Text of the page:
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Help! My child is having nightmares!

April 16th, 2021
Chrissie
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Help! My child is having nightmares!
Nightmares can occur in children of any age but 40% of children aged 3-7 years will experience nightmares frequently (as often as one a week) and 20% of children in the age group 7-12 years will continue to be troubled by them. It is very uncommon for toddlers to experience nightmares, Thankfully, most children do outgrow nightmares, but how can you help when your child is having nightmares?

When do nightmares usually occur?

In most younger children, nightmares usually occur in the early hours of the morning, when your child has had about 60% of their sleep. By this stage, they are in REM sleep (rapid eye movement). As its name suggests, in this phase of sleep, the eyes make many rapid movements and it is in this stage of sleep that most dreams occur. Nightmares affect both boys and girls and often, your child might not be fully woken by the nightmare.

What happens when your child awakes?

Usually when a child wakes from a nightmare, they are unresponsive, but can be very anxious. Younger children’s nightmares usually follow a pattern and are about them being separated from their parents/carers or being chased by a monster or similar.

More than anything else, your child needs reassurance that everything is fine and that they have had a nightmare. Give them a cuddle and plenty of reassurance in a quiet, soothing voice.. Do not suggest that they come and sleep in your bed or feel that you must stay with them until they fall asleep. Give them a favourite cuddly toy to comfort. Your child will still be tired and should return to sleep quickly

The next day when you are together at home, you can talk with your child about the nightmare. See how much of the nightmare they remember and importantly teach them what a nightmare is. If your child is bothered by the nightmare, help them to create a happy ending for it that they missed because they woke up!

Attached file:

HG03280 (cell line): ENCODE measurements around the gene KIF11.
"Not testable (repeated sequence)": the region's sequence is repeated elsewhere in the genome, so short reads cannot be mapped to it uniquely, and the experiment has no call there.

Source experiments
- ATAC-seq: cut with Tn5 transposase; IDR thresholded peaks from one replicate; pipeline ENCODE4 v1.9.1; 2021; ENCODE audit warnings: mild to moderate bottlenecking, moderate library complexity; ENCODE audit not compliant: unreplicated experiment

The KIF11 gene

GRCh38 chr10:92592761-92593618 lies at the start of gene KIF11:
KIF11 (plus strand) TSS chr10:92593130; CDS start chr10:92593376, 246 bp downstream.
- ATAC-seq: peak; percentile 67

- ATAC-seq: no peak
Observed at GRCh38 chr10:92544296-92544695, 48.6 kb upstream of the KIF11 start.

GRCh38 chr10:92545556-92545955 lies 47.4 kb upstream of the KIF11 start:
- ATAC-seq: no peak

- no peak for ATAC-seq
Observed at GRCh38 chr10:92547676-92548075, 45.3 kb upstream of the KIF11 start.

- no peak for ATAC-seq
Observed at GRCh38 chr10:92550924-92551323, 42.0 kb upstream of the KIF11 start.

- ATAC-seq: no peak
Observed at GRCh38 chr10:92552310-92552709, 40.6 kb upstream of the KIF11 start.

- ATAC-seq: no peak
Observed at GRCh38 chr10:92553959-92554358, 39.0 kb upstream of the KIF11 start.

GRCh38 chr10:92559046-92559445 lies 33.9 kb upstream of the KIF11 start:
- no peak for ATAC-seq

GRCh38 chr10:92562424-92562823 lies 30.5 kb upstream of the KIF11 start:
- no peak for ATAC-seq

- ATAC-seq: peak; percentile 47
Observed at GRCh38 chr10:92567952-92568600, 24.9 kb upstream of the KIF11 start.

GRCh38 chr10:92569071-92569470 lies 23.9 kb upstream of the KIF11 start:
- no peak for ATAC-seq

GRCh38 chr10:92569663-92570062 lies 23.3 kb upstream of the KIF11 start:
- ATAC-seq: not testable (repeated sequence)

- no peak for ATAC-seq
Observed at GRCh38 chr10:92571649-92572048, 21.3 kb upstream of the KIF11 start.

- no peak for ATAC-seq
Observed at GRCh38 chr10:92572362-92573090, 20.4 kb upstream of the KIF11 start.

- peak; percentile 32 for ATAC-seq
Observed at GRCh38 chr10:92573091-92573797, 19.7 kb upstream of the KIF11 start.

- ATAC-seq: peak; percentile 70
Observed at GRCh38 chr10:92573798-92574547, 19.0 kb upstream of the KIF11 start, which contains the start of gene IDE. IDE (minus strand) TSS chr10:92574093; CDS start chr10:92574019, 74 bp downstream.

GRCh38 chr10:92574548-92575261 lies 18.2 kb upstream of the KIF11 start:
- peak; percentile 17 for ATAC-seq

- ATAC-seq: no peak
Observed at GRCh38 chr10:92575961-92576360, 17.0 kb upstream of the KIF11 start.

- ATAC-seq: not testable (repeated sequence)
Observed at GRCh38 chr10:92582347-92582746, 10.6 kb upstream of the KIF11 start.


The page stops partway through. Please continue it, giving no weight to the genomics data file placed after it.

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Is there anything I can do to help prevent nightmares?

It will not be possible to stop all nightmares, but you can certainly help minimise their occurrence, by following these simple four steps-
● Get into a good bedtime routine. Try and get your child to bed at the same time every night and to get up at the same time each morning. Lower the tempo 60 minutes before bedtime and introduce a relaxing routine of bath time followed by a bedtime story (nothing frightening).
● Give your child a much-loved soft toy to be their bed companion (‘bed buddy’) and to protect them from nightmares. Children do find cuddling a soft toy reassuring.
● If your child doesn’t like the dark, invest in a plug-in night light for their bedroom.
● If your child feels isolated in their bedroom, leave the door ajar so that they can hear noise from downstairs.

If your child is slightly older, electronics such as mobile phones and tablets, will inhibit the production of the sleep-inducing hormone melatonin and should be turned off at least 30 minutes before bedtime.

Whilst most children grow out of nightmares and most are not deeply bothered by them, some children become very anxious about having nightmares and actually try to avoid going to bed. If this happens, give your child plenty of positive reassurance and to encourage them to go to bed introduce a reward system.
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When to seek medical help

Nightmares can be caused by over tiredness and also stressful situations such as moving house or school and the nightmares become less and less frequent. If however, you find that your child is having two or more nightmares a week and this has been going on for six months or more, it is best to see your doctor. Can you link the nightmares to a particular traumatic event? Are the nightmares getting worse or starting to impact daytime activities – if you answer ‘yes’ to any of these, it is worth getting advice from your doctor.

Chrissie x

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